Mountain Shadows started life in 1959 in Paradise Valley, a wealthy town near Scottsdale, and its midcentury modern looks quickly attracted the attention of Hollywood and the international crowd. But all good things come to an end, and Mountain Shadows eventually closed in 2004 and fell into a dilapidated state over the years. It began life anew in 2017, and while not a faithful recreation of the original, there are nods to the first iteration. Hewing to the midcentury aesthetic, floor-to-ceiling windows abound in the two-level structure, including the guest rooms. Indoor/outdoor features, especially in the dining area and central courtyard, also make the most of the surrounding scenery, as it would be a shame not to gaze at Camelback Mountain every chance you get.

Besides stunning architecture, two 75-foot pools (heated in the winter) are a standout feature, as is the short golf course. If that’s not enough to keep you entertained, a series of new events will. On the menu for 2019, you’ll find monthly star-gazing events (complete with an astronomer and cocktails), ongoing dinners with master sommeliers and private dinners on the golf course. Fitness additions introduce moonlight yoga and paddleboarding in the pool. Those staying in rooms with bathtubs (versus glass showers) have the option to ring a bath butler to draw a candlelit bubble bath soak.

The Scott Resort and Spa

Continuing the trend of 2017 hotel additions, Kimpton’s Firesky Resort underwent a major renovation and rebranding to be reborn as The Scott Resort and Spa. In a departure from the midcentury modern style that dominates the area, the Scott took inspiration from Cuba for its Mission Revival and Bauhaus design. Why Cuba? Well it turns out that Cuban native Julian Duarte played a major role working with Winfield Scott, Scottsdale’s founder. The expansive, light-filled lobby immediately sets the scene, making it feel as though you’ve stumbled from the desert into a Cuban mirage. A tree takes center stage, surrounded by rattan furniture, comfy couches, palms and hanging plants.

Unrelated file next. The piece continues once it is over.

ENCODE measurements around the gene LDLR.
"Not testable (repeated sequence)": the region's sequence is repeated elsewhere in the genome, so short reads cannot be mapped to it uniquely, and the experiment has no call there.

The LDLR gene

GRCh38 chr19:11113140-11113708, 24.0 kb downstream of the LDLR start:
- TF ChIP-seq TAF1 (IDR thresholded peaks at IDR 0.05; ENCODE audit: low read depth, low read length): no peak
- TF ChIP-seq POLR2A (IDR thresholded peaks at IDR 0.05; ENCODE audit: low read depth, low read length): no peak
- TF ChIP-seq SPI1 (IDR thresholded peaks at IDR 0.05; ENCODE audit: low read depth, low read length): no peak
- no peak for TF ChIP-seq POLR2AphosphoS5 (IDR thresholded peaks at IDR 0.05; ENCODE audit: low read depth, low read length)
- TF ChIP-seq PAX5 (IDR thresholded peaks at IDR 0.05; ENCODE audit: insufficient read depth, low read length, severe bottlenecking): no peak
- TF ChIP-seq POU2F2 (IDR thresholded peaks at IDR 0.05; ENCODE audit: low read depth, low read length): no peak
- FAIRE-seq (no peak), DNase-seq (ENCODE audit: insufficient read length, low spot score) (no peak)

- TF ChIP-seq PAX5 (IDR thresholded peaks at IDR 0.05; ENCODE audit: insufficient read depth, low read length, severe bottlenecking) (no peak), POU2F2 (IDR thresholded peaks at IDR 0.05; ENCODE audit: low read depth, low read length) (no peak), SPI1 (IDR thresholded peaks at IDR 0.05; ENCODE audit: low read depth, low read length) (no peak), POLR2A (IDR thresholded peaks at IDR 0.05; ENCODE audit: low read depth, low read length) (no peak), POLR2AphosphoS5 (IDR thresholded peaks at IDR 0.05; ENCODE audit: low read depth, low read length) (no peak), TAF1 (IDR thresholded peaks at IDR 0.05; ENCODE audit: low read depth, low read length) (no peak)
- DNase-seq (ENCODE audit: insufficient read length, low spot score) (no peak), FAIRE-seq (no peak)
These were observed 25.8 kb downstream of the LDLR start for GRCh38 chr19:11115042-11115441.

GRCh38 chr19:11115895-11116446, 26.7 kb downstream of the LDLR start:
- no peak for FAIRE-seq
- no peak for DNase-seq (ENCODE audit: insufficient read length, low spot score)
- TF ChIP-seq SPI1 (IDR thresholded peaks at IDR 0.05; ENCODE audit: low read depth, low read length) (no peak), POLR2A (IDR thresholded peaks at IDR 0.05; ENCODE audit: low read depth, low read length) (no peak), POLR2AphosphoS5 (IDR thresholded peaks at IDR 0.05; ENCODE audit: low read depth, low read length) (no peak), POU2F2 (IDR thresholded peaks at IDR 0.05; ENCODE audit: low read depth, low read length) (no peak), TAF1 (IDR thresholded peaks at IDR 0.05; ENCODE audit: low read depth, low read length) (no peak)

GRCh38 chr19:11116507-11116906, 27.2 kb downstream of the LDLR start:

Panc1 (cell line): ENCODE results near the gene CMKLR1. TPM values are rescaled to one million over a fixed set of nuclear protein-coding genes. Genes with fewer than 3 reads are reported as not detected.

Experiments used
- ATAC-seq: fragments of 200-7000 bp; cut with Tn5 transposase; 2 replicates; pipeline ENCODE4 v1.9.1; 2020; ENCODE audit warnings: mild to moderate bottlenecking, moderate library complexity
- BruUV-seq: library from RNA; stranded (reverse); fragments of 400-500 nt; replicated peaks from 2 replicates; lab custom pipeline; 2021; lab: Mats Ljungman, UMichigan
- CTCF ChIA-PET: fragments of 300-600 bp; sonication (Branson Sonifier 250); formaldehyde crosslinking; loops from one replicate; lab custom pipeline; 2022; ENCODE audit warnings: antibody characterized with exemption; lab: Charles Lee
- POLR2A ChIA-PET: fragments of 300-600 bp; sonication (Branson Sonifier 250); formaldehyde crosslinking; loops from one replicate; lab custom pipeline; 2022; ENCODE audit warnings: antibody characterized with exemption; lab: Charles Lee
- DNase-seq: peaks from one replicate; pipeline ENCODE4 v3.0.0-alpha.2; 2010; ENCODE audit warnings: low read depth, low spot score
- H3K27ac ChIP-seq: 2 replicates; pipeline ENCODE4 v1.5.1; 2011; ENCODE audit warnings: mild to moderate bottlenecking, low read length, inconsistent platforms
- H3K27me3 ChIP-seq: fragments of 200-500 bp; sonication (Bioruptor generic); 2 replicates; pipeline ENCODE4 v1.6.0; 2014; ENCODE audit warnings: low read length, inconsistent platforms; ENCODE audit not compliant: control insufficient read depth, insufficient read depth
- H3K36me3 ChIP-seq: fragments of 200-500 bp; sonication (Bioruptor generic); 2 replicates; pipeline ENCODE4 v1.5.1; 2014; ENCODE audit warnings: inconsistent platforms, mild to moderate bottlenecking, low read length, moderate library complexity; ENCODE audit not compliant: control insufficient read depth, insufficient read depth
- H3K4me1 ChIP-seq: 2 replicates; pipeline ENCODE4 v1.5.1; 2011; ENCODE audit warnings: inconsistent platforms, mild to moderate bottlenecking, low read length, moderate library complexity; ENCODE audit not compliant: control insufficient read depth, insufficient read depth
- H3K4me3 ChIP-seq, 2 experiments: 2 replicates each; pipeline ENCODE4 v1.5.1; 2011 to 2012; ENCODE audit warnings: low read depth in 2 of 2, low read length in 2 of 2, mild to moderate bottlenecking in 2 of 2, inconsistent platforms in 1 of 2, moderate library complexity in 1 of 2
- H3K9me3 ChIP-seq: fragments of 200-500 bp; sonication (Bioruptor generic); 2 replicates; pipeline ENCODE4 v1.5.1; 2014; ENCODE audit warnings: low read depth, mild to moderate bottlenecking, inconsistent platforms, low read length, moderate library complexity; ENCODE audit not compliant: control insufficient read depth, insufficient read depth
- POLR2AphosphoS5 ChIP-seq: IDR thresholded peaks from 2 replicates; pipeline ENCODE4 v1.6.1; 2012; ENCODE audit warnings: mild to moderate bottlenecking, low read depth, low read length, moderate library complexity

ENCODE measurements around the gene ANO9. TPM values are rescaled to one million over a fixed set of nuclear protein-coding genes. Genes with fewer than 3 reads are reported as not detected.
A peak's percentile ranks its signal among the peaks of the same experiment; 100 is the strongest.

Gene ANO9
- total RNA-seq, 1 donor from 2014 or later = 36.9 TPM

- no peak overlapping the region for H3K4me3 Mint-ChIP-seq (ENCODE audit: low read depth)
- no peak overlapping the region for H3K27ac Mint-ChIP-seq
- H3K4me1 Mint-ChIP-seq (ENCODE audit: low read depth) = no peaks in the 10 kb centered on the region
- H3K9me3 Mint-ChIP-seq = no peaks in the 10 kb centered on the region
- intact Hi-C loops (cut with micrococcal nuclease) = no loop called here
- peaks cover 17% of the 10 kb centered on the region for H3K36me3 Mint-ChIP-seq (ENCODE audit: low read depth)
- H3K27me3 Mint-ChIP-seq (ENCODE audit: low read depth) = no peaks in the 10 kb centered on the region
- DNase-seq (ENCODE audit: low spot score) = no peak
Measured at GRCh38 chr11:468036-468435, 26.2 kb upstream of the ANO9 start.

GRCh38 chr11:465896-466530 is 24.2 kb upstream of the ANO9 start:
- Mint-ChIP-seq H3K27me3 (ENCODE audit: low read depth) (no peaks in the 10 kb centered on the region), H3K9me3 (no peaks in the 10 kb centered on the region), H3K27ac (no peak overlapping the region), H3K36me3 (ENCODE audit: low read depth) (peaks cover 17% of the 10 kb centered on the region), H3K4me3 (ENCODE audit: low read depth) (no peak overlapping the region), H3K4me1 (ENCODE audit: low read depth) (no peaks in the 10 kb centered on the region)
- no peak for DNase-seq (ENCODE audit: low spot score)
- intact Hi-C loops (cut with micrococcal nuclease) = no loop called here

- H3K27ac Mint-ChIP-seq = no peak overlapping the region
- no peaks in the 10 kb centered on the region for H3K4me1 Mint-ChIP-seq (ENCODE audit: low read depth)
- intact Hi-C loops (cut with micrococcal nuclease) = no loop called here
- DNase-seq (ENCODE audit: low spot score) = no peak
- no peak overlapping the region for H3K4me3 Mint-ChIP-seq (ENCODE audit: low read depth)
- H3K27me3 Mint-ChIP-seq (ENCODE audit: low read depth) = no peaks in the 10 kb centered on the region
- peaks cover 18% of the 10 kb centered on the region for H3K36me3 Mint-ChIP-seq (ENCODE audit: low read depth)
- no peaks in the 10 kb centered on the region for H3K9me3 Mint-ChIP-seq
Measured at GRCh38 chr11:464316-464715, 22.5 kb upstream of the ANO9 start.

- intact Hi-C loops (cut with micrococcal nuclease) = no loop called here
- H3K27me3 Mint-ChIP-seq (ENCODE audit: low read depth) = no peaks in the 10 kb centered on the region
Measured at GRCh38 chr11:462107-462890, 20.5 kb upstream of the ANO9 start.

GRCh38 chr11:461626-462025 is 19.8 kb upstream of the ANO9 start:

Past the lobby, the lush grounds reveal two lagoon-shaped pools and a small pond. Inside, rooms favor woods, natural colors, Cuban wall decor and midcentury modern furniture. If you happen to fall in love with any of the decor, you can actually buy much of it online. For example, the bar carts come from Target, while the velvet chairs are from Anthropologie. Beyond the rooms, guests can also take advantage of the spa and Canal Club Restaurant, the latter serving Caribbean-inspired fare.

Postino Highland

Design buffs should make a point to eat at Postino Highland, a newish Italian-style restaurant next to The Scott Resort and Spa and a short drive from Old Town. Architect Frank Henry, a Frank Lloyd Wright apprentice, designed the midcentury modern building in the '60s. The building originally housed a Valley National Bank, and the restoration project referred to Henry’s architectural drawings. As a result, an original cantilevered glass box now contains an 18-seat bar, along with era-appropriate Sputnik chandeliers. Besides the chandeliers, other key elements were recreated, such as the 10-foot-long metal screen found in the dining room and the futuristic bulbs hovering over each table. Admire these details while trying all manner of bruschetta (brie and apple, prosciutto with figs, etc.) and paninis or simply taking advantage of $5 wines during happy hour. And if the weather’s nice, patio seating allows you to study the original water fountains.

Scottsdale Museum of Contemporary Art

Finally, lovers of architecture, design and contemporary art need look no further than Old Town for the Scottsdale Museum of Contemporary Art. If the museum building itself strikes you, that’s because award-winning architect Will Bruder designed it. The small museum is home to four galleries featuring a permanent collection and rotating exhibits. A current one showcases work from award-winning Carla Fernandez and Pedro Reyes, Mexican artists who portray an alternate reality via posters, fashion, video and more. Catch it for free on Thursdays and Fridays and Saturday nights. Also, check the museum calendar beforehand for special events like how to dye fibers using Southwestern materials, film screenings, trivia night and cake decorating.